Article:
(1) Partial/Apparent within the Real

Here, there has awoken within us an awareness that the ten-thousand things, the phenomena of the manifest world, are similar in having Tao as their essence (in the sense of parts partaking of a whole). Nevertheless, our perception and experience remains rooted primarily in the ten-thousand-things as distinct phenomena -- or at least remains perpetually in danger of being magnetized and disrupted by them.

Dongshan’s poem:

In the third watch of the night
Before the moon appears,
No wonder when we meet
There is no recognition!
Still cherished in my heart
Is the beauty of earlier days.

(2) Real within the Partial/Apparent

Here our focus shifts to being rooted primarily in the Tao, the Real, the Absolute. And while the ten-thousand-things are still in the background, there is an understanding that each and every one of these diverse, particular phenomena contains and reflects -- in the manner of a hologram -- the “whole” of Tao. The ten-thousand-things have thus lost their power to disrupt us, for they function now as mirrors of our True Self.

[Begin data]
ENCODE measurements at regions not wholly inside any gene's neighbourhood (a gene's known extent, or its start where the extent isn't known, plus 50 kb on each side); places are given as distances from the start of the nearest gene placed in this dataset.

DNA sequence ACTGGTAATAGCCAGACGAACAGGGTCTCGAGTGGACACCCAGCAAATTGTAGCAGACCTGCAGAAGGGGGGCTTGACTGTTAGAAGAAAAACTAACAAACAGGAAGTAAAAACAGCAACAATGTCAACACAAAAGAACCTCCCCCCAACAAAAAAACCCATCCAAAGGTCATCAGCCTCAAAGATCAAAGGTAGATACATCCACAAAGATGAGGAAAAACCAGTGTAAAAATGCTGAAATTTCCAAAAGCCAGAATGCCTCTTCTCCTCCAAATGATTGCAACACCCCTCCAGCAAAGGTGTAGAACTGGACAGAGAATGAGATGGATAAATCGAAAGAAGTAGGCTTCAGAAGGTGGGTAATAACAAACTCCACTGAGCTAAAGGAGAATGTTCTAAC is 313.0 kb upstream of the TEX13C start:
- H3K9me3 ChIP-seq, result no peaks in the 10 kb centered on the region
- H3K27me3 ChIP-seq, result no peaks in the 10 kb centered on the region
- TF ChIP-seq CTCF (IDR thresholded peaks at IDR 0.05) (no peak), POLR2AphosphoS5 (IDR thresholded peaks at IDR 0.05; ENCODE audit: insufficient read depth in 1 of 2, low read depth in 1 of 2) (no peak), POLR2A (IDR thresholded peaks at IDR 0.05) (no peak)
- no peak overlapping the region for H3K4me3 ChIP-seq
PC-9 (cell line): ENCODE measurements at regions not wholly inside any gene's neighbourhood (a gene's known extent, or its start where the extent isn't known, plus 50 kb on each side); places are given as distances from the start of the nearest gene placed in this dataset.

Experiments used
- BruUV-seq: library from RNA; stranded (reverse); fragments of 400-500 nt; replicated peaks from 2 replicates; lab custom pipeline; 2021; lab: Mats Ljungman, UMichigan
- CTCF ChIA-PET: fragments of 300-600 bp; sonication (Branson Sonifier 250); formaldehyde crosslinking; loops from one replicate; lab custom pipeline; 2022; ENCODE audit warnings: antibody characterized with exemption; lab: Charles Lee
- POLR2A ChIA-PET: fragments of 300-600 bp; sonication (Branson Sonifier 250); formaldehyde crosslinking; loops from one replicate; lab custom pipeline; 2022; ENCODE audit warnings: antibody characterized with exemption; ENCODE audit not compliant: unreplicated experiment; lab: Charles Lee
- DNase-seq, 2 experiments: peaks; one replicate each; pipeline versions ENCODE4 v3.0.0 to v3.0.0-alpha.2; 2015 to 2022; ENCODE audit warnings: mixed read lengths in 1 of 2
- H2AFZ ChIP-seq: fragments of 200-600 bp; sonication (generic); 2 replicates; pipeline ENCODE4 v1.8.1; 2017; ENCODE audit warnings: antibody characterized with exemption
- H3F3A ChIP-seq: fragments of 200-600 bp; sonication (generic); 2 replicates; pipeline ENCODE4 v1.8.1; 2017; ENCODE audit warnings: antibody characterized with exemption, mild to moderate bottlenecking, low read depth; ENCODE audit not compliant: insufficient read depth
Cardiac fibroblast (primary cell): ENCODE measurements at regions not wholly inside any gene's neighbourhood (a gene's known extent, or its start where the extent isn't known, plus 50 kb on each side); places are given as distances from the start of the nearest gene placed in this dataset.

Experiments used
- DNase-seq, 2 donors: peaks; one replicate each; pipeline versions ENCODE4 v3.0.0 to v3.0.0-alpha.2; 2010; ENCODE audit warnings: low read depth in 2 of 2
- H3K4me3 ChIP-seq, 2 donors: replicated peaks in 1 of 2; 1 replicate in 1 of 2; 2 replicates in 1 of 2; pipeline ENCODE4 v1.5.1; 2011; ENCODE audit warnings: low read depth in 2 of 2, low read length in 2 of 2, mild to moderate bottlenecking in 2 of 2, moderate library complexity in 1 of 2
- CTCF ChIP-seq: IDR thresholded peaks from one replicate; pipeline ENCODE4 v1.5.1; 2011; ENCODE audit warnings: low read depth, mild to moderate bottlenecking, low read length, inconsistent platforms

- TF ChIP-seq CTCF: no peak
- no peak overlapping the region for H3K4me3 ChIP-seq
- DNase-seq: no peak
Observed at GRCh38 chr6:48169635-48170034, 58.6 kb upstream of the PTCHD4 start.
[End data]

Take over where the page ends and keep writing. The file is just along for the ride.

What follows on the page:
Dongshan’s poem:

A sleepy-eyed grandam
Encounters herself in an old mirror.
Clearly she sees a face,
But it doesn’t resemble hers at all.
Too bad, with a muddled head,
She tried to recognize her reflection.

(3) Coming from within the Real

Here we have dissolved into or become the Tao. In Buddhism this deep opening and merging with the Absolute is known as Kensho or Satori. It is a glimpse of Enlightenment in which the separate self (the notion of an individual body and mind) falls away. We’ve accessed a timeless, dimensionless “space” -- the womb of Tao -- which has a profoundly purifying effect upon perception; and which will allow us then to emanate powerfully the wisdom and compassion of the Tao.